- Lichtenrade/Mahlow (Federal Road 96), only for garbage trucks of the Berlin sanitation department and automobiles on service trips from West Berlin to the dump in Schöneiche.
- Waltersdorf Chaussee/Rudow Chaussee, besides its function for transit to and from the Berlin-Schönefeld airport, was also opened for passage of West Berliners into the GDR. The crossing was little known, as only its transit function was mentioned in guidebooks.
- In Kohlhasenbrück, for access to the Steinstücken exclave, and only for the use of its residents. This crossing was abolished after the 1971 territorial exchange, when East Germany ceded the interjacent tract of land to West Berlin.
- Bürgerablage Beach, for access to the exclaves Erlengrund and Fichtewiese, two allotment clubs, only for use by allotmentiers there. The crossing was abolished after the 1988 territorial exchange, when East Germany ceded two tracts of interjacent land to West Berlin.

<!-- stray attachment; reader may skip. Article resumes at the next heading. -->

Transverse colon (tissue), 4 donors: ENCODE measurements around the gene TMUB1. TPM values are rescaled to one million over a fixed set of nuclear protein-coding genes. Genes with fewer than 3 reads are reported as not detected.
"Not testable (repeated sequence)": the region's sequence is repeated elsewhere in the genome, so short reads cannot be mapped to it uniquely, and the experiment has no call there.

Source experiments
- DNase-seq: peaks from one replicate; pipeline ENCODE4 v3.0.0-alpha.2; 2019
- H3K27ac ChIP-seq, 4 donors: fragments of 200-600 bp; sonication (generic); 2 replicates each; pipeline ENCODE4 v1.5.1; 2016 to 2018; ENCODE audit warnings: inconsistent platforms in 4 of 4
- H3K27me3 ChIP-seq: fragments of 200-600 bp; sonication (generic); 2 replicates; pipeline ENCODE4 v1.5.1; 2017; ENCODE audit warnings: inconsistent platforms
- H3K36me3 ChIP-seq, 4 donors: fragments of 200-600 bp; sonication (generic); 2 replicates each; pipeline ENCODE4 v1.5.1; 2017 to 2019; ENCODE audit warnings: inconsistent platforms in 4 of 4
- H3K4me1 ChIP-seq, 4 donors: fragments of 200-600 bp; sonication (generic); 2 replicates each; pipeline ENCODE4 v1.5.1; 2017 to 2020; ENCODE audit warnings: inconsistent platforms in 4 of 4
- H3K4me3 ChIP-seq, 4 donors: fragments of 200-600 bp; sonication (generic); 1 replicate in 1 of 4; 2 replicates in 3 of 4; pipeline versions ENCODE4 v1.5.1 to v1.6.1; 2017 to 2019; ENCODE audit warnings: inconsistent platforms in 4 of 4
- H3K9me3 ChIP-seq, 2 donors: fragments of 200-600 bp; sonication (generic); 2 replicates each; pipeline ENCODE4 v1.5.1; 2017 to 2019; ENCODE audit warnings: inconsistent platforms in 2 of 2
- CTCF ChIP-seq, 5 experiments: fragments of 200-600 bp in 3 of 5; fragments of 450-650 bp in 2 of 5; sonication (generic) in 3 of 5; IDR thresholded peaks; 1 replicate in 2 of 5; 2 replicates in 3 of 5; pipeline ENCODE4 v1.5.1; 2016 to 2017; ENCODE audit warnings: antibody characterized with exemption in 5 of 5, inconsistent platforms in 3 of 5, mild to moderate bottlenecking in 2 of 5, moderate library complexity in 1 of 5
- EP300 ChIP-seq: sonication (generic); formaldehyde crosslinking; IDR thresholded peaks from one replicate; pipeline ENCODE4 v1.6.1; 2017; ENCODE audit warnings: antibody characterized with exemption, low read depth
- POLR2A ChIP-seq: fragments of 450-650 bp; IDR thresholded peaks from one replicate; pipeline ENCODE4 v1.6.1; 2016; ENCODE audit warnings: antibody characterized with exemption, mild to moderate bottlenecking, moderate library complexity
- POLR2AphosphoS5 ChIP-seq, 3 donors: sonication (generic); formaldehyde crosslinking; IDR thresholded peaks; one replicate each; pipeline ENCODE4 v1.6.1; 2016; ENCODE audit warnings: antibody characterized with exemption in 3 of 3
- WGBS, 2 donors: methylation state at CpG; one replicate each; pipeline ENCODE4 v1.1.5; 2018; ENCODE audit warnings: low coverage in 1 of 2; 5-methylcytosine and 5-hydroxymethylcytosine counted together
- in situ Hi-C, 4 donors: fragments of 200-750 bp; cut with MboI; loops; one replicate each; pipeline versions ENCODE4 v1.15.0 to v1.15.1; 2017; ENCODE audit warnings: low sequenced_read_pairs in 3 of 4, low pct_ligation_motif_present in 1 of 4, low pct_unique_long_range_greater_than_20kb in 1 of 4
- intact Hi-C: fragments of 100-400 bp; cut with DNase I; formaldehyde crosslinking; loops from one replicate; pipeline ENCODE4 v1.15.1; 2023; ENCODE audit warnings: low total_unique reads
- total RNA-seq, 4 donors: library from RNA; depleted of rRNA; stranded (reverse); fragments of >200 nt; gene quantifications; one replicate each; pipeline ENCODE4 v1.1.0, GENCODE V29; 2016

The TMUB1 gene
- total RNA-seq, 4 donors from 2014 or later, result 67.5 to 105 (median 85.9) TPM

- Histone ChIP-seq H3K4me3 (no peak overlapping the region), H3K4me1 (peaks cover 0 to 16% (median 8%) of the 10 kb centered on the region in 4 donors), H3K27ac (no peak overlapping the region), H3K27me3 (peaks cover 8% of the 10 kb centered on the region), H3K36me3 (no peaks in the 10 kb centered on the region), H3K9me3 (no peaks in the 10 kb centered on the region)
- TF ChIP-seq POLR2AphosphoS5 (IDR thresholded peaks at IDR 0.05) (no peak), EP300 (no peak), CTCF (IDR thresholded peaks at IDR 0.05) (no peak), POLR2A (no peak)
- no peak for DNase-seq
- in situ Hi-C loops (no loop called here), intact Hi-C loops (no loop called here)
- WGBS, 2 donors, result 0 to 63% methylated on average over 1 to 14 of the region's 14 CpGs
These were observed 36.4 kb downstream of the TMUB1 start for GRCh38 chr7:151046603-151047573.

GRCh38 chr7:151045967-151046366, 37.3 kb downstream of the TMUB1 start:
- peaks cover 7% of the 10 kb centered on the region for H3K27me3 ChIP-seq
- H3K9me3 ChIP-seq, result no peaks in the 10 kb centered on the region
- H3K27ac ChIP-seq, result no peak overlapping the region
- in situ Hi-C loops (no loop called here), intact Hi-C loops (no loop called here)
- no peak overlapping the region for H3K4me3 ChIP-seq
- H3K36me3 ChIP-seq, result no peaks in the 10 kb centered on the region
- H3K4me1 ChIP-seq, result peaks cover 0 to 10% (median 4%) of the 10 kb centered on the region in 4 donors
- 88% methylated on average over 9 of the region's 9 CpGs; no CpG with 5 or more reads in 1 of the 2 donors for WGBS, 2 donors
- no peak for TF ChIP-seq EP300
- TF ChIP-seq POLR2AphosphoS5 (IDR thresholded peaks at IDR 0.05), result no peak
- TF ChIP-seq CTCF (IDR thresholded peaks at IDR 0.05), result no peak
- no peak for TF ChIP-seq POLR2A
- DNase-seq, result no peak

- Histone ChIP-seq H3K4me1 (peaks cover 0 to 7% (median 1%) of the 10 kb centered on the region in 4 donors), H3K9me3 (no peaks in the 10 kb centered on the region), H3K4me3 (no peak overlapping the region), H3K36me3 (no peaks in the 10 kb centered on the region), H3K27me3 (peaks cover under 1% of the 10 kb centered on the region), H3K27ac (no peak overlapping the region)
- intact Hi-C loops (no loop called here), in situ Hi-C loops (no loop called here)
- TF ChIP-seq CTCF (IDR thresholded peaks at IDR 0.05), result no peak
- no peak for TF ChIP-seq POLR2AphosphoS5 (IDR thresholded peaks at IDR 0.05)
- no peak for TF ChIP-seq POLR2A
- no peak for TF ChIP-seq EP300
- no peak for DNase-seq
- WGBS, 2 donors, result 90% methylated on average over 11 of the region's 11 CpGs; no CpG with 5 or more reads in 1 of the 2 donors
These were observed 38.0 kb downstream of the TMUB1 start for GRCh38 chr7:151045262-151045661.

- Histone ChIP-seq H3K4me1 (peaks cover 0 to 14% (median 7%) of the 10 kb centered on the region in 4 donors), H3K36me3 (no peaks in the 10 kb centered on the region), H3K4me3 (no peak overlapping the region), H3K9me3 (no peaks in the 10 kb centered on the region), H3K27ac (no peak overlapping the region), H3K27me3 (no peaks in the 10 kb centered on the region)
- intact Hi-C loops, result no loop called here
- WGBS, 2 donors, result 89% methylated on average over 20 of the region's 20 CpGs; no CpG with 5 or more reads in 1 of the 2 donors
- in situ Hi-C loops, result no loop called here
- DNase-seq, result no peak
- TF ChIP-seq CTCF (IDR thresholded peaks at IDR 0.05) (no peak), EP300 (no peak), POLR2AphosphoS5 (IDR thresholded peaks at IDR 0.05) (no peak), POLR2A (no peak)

Crossings for transit traffic
These crossings could be used for passage on the prescribed transit highways and for travel within the SOZ/GDR:
- Dreilinden (Allied Checkpoint Bravo)/Drewitz: The Autobahn Crossing Checkpoint Dreilinden and Border Crossing Station (GÜSt) Drewitz was for travel and freight traffic. Even after this portion of the autobahn was rebuilt and the crossing station was relocated on 1969-10-15, the names were retained. Berlin-Zehlendorf/Kleinmachnow would have been more correct.
- to the Federal Republic, in the following directions:
- into Czechoslovakia:
- to Poland:
- toward Scandinavia: